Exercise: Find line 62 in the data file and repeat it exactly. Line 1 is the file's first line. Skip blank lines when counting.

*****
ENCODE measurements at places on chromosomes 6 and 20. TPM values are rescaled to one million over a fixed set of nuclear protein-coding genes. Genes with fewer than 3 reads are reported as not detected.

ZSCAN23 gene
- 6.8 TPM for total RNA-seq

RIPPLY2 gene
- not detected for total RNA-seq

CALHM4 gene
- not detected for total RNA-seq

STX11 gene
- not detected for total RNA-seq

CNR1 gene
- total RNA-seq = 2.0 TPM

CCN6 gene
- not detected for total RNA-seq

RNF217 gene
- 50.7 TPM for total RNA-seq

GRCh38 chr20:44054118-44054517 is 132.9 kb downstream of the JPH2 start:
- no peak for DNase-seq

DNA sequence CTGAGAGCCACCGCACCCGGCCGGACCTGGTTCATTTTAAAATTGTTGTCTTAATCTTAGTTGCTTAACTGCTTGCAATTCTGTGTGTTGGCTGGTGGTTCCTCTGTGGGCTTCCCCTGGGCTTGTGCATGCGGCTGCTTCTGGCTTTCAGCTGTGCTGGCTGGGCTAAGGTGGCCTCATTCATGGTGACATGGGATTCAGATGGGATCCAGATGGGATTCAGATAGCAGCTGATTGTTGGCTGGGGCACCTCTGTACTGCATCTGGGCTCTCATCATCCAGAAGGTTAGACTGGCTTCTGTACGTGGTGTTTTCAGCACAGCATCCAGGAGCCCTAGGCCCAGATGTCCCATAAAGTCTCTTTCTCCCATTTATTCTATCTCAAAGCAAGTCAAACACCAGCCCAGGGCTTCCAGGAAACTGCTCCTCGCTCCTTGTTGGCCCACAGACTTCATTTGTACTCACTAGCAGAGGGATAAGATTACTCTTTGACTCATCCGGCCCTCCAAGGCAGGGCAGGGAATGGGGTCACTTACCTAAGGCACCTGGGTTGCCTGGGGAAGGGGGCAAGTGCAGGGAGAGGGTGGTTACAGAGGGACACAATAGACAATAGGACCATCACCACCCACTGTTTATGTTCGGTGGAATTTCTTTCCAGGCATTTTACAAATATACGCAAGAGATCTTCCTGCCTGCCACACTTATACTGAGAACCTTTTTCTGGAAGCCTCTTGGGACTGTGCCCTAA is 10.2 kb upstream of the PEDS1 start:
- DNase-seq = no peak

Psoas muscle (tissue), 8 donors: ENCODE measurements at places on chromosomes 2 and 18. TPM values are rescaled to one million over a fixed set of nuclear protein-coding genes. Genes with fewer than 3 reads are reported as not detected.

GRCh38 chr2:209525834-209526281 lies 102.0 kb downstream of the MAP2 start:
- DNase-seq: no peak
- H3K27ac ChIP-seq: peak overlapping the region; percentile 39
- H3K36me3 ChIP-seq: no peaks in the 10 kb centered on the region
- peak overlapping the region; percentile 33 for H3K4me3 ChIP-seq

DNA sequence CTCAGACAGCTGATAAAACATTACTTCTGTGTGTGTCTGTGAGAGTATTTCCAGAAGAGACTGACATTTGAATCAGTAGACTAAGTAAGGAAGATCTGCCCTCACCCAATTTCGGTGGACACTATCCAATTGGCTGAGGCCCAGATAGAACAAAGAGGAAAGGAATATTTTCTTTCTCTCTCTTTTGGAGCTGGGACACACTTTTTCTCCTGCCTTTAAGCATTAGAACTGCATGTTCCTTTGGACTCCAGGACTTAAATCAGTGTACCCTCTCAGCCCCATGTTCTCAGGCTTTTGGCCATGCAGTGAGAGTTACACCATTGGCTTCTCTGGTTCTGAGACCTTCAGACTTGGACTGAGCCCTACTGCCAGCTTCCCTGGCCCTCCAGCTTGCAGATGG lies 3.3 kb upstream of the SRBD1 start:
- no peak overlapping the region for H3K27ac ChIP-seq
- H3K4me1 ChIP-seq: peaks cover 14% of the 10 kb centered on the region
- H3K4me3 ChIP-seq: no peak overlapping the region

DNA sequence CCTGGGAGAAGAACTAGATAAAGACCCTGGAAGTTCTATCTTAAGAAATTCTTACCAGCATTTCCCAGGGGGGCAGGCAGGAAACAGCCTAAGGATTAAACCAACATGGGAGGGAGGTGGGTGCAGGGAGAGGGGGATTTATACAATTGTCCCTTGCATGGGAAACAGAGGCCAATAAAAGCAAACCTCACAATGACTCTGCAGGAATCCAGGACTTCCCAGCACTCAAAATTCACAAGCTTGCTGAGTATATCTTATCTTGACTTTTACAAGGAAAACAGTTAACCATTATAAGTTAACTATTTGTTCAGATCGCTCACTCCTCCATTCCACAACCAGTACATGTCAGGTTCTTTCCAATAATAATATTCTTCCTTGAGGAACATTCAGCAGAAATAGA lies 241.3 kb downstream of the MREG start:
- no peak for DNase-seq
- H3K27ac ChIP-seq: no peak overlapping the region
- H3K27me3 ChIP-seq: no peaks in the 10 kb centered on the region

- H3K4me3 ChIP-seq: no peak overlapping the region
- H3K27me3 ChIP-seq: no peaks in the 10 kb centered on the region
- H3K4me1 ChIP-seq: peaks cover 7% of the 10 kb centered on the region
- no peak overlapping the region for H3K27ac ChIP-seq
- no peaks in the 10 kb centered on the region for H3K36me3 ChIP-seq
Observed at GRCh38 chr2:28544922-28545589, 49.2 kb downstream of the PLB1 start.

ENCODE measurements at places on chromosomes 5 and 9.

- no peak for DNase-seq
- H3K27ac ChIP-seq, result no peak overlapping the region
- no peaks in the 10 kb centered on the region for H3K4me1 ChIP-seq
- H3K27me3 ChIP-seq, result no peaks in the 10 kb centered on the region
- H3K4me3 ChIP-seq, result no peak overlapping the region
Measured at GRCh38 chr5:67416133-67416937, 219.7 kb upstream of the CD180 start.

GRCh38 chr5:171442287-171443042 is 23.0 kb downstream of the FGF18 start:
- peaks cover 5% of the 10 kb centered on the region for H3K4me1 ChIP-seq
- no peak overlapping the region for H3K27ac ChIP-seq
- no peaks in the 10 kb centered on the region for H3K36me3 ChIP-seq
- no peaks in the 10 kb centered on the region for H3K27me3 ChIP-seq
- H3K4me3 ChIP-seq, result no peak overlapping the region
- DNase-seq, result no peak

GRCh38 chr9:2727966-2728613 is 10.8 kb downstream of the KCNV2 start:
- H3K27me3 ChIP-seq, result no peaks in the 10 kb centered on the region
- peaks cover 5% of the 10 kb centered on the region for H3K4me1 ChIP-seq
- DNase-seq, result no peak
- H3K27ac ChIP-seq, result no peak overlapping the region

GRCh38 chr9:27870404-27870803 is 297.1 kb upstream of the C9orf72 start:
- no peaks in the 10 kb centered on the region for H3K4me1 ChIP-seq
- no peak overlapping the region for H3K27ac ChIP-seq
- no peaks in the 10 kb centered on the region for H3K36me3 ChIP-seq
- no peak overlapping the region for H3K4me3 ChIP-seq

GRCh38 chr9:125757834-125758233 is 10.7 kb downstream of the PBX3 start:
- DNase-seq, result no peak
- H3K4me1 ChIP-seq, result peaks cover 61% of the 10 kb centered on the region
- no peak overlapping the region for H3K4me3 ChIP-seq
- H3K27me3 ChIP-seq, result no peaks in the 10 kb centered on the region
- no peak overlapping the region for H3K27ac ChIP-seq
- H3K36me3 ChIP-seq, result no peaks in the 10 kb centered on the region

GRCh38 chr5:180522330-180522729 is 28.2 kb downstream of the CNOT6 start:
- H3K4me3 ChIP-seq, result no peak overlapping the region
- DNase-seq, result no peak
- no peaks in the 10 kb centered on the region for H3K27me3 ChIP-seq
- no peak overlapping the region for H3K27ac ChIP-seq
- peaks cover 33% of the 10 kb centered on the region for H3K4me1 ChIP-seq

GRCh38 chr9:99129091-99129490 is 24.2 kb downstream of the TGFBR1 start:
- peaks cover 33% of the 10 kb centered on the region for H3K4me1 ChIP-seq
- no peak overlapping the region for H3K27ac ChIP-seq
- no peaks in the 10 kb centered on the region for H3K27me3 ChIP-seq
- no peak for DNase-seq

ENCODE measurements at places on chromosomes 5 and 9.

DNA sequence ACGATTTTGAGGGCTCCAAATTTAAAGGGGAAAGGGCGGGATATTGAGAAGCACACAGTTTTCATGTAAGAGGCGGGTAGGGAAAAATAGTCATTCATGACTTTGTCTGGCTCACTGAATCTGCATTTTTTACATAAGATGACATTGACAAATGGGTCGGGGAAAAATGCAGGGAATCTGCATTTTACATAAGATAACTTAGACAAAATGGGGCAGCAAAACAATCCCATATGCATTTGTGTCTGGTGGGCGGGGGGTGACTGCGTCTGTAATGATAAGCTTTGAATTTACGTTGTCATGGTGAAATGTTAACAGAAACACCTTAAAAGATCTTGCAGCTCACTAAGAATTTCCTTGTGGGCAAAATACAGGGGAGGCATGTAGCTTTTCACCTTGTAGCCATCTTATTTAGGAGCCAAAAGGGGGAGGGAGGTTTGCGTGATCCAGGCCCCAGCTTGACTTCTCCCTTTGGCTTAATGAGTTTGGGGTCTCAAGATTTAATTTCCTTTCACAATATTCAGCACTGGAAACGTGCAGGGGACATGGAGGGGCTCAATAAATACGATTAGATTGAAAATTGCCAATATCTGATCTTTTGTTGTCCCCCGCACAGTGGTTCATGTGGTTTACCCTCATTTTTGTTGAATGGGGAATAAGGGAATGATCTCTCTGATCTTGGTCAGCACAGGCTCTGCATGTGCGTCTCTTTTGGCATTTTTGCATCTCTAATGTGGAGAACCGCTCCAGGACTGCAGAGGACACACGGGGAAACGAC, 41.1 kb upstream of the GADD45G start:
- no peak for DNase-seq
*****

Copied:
- no peaks in the 10 kb centered on the region for H3K36me3 ChIP-seq